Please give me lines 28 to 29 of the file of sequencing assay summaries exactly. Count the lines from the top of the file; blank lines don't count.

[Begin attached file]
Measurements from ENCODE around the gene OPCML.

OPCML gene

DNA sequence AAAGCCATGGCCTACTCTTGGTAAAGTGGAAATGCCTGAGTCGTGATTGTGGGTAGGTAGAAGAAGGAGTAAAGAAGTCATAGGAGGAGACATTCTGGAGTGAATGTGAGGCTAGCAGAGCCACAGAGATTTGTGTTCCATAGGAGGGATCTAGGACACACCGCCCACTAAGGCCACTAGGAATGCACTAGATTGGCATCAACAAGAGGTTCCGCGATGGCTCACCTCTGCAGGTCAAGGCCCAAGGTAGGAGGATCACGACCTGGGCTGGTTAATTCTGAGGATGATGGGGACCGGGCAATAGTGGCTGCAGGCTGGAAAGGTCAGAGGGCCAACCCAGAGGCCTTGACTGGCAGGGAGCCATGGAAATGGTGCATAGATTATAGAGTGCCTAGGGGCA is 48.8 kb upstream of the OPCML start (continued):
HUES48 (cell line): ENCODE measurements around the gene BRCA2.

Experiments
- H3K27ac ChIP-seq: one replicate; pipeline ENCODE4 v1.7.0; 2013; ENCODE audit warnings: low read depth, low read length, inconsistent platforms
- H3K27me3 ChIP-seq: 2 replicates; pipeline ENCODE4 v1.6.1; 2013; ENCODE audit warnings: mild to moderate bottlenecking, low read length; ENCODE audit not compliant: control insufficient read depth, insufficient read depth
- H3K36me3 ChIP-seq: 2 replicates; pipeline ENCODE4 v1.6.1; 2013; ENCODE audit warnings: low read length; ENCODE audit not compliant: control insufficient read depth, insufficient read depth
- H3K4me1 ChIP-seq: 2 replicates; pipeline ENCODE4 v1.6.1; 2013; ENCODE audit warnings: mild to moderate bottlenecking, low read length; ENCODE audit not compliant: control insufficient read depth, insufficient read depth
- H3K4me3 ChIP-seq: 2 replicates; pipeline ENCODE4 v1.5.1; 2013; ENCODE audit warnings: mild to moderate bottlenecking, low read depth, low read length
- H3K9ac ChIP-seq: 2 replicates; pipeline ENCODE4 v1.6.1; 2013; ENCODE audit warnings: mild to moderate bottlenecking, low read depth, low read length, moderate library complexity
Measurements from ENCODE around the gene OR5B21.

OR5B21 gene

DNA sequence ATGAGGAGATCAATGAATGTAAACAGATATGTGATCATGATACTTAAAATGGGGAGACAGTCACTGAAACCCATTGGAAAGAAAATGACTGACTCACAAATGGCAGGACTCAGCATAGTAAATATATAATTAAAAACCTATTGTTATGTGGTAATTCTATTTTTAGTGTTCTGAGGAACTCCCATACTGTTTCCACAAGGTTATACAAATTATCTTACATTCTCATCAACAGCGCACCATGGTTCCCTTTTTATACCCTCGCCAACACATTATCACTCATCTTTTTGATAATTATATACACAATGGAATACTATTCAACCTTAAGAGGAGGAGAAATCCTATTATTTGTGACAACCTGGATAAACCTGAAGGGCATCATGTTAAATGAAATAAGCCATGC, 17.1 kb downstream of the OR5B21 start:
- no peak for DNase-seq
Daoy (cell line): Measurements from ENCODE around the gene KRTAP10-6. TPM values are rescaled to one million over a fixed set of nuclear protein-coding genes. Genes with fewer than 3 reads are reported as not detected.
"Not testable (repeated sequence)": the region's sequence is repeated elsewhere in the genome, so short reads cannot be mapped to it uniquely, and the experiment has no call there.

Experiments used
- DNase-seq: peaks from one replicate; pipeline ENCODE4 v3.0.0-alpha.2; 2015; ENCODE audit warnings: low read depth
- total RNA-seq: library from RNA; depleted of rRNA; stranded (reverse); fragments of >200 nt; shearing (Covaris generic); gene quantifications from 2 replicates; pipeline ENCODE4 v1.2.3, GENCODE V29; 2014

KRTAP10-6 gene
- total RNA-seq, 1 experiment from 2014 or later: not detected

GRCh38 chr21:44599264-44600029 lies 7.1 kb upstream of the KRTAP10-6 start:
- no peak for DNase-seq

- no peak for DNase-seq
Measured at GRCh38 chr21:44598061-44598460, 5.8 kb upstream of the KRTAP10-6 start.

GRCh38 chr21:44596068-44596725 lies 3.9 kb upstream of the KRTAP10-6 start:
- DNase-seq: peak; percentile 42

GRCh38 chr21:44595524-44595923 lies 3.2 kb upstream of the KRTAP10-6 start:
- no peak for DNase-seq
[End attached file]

- DNase-seq: peak; percentile 42

GRCh38 chr21:44595524-44595923 lies 3.2 kb upstream of the KRTAP10-6 start: